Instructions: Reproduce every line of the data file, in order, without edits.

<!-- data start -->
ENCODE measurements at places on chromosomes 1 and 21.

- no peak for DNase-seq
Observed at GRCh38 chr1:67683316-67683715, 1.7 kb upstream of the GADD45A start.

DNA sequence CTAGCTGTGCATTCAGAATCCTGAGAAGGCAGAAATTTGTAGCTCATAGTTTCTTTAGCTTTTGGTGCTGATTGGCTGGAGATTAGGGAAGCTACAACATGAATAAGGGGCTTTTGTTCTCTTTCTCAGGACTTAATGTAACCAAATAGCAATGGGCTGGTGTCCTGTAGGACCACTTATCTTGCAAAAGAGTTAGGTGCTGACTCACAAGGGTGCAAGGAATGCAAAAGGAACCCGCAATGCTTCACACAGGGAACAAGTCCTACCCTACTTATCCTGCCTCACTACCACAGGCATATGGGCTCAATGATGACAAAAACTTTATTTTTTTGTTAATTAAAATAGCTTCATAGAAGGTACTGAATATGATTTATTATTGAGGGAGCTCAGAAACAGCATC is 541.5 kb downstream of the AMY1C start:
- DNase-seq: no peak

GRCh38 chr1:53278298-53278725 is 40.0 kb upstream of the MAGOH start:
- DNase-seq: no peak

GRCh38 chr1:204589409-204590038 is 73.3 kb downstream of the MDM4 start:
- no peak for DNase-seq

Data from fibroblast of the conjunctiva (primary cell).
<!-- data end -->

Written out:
ENCODE measurements at places on chromosomes 1 and 21.

- no peak for DNase-seq
Observed at GRCh38 chr1:67683316-67683715, 1.7 kb upstream of the GADD45A start.

DNA sequence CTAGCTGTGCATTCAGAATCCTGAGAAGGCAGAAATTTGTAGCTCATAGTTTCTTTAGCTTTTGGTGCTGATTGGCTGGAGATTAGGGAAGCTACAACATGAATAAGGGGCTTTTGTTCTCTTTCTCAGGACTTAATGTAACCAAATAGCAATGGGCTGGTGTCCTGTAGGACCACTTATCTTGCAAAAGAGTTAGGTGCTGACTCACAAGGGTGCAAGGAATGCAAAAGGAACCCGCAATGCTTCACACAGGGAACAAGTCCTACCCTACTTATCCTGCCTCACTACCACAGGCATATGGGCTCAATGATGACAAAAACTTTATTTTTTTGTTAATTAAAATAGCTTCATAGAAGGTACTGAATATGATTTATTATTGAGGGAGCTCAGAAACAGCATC is 541.5 kb downstream of the AMY1C start:
- DNase-seq: no peak

GRCh38 chr1:53278298-53278725 is 40.0 kb upstream of the MAGOH start:
- DNase-seq: no peak

GRCh38 chr1:204589409-204590038 is 73.3 kb downstream of the MDM4 start:
- no peak for DNase-seq

Data from fibroblast of the conjunctiva (primary cell).